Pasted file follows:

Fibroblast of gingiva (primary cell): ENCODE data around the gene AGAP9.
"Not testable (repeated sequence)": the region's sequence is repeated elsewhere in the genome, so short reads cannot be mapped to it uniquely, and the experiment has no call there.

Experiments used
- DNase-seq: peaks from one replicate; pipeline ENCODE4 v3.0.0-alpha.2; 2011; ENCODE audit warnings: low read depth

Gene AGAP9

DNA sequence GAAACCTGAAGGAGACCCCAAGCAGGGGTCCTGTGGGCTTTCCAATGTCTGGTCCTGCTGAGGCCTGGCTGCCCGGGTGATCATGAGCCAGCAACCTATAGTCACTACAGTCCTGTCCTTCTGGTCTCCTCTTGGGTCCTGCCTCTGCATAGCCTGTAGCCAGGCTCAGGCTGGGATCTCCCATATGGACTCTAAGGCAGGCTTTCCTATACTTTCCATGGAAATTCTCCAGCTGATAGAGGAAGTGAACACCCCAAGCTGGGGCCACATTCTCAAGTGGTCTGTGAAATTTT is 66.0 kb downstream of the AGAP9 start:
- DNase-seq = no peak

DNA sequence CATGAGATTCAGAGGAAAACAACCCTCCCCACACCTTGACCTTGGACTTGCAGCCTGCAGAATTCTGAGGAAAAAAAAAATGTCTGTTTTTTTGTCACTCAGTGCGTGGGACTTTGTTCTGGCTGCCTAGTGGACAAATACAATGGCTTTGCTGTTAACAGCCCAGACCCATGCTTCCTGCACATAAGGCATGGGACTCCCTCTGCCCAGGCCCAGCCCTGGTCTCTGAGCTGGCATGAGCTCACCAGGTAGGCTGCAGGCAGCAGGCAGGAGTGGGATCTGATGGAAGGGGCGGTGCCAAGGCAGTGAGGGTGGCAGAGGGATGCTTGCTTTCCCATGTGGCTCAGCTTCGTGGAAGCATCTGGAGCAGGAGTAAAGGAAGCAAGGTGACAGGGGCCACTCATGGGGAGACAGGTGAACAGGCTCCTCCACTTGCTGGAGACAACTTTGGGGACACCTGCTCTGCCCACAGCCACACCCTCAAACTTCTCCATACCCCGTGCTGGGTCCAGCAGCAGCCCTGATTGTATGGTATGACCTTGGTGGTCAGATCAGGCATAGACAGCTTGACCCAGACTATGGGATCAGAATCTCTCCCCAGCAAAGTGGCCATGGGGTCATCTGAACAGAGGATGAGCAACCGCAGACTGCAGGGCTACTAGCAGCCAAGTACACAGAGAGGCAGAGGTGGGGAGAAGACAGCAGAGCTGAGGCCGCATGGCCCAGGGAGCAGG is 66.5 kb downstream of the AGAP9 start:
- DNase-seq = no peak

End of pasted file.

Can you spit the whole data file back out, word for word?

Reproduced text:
Fibroblast of gingiva (primary cell): ENCODE data around the gene AGAP9.
"Not testable (repeated sequence)": the region's sequence is repeated elsewhere in the genome, so short reads cannot be mapped to it uniquely, and the experiment has no call there.

Experiments used
- DNase-seq: peaks from one replicate; pipeline ENCODE4 v3.0.0-alpha.2; 2011; ENCODE audit warnings: low read depth

Gene AGAP9

DNA sequence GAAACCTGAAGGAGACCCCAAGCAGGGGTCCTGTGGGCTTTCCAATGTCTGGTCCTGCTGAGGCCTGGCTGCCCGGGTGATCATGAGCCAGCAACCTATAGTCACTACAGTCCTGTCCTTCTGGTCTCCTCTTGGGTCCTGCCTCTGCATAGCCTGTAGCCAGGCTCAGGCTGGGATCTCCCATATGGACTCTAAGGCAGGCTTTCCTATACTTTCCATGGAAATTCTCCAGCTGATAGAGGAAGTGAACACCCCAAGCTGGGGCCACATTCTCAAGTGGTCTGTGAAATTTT is 66.0 kb downstream of the AGAP9 start:
- DNase-seq = no peak

DNA sequence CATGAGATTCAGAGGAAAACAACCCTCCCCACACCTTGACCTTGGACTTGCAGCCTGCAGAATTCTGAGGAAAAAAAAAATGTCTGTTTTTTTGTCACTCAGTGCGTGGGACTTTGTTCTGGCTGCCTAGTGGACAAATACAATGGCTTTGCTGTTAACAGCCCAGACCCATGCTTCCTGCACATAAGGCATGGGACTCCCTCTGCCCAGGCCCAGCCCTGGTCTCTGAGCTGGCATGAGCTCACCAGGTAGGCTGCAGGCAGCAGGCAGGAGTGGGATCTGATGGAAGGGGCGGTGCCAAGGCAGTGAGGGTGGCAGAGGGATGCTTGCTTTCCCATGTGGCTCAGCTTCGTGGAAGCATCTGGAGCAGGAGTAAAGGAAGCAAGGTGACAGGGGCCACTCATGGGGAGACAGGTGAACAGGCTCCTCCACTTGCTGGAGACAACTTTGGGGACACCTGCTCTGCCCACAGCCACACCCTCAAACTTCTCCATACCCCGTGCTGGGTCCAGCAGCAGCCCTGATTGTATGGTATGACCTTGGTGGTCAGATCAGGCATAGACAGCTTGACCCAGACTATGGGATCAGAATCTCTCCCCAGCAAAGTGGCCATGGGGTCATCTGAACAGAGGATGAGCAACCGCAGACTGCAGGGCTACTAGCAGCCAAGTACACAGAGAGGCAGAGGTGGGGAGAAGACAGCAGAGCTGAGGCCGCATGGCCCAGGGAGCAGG is 66.5 kb downstream of the AGAP9 start:
- DNase-seq = no peak